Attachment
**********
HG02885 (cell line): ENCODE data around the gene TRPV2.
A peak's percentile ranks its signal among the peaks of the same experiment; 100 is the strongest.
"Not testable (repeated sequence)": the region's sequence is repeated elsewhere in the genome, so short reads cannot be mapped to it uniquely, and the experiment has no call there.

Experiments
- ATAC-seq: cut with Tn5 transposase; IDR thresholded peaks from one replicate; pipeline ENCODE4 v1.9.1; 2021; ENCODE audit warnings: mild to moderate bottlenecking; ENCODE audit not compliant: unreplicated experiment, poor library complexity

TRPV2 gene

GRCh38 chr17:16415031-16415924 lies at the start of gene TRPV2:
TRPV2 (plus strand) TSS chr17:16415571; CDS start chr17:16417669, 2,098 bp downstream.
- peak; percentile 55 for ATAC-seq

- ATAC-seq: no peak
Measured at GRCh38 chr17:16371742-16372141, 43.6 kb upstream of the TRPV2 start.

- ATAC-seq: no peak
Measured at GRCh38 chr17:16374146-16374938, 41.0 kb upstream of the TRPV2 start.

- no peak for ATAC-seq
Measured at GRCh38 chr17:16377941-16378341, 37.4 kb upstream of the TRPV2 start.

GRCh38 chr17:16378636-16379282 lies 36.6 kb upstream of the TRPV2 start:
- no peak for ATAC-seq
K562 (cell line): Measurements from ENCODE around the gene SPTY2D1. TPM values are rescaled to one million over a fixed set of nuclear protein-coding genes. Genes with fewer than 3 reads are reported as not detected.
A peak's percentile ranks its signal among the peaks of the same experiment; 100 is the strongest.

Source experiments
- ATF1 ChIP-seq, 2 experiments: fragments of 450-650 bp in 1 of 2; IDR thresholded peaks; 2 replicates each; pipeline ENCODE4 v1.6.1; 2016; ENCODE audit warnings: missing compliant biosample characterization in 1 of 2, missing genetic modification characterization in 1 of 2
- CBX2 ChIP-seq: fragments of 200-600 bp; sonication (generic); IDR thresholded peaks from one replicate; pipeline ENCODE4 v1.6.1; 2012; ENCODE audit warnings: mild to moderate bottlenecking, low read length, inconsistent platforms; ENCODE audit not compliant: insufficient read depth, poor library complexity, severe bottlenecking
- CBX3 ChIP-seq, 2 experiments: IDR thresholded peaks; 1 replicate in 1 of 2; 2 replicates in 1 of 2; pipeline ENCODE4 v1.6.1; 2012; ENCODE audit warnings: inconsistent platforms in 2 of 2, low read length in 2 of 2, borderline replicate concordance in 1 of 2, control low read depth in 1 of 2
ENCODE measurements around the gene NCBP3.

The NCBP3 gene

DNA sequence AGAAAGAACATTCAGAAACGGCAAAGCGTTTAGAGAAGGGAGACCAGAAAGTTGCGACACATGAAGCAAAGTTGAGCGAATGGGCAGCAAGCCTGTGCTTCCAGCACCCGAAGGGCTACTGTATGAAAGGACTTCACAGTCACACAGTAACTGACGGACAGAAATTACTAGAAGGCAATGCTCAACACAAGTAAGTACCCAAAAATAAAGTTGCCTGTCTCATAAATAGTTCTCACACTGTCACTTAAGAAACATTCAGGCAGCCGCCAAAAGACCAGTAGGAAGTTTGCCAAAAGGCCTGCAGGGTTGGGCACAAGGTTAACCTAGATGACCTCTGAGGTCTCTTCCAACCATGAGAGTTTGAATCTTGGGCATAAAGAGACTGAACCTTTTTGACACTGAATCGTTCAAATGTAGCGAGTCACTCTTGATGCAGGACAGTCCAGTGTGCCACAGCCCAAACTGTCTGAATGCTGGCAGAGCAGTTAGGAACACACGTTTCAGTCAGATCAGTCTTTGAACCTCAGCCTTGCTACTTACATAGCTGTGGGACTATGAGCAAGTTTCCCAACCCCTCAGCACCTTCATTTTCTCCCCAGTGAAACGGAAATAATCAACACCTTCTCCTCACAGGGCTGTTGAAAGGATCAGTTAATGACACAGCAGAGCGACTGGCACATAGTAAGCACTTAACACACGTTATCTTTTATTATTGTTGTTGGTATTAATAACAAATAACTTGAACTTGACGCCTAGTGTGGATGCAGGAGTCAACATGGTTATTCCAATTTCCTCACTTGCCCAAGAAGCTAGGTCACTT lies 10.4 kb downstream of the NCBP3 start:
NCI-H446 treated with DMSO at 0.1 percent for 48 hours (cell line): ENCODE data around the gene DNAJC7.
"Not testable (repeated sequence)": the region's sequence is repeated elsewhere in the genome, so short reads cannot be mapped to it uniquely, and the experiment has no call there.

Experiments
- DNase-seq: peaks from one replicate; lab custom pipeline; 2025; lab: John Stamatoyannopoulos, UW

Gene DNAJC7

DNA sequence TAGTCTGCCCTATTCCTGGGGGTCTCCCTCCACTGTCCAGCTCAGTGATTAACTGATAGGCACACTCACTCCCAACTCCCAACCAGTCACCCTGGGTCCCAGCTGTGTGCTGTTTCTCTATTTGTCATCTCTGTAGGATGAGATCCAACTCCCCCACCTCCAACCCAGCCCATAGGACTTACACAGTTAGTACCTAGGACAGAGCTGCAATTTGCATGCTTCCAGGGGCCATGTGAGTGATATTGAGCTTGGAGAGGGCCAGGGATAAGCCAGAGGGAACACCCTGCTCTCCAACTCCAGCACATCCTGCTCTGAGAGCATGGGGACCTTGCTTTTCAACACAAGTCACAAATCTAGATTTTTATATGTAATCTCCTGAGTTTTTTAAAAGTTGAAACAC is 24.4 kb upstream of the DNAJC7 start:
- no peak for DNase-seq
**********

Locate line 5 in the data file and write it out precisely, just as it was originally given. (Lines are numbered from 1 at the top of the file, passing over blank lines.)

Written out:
- ATAC-seq: cut with Tn5 transposase; IDR thresholded peaks from one replicate; pipeline ENCODE4 v1.9.1; 2021; ENCODE audit warnings: mild to moderate bottlenecking; ENCODE audit not compliant: unreplicated experiment, poor library complexity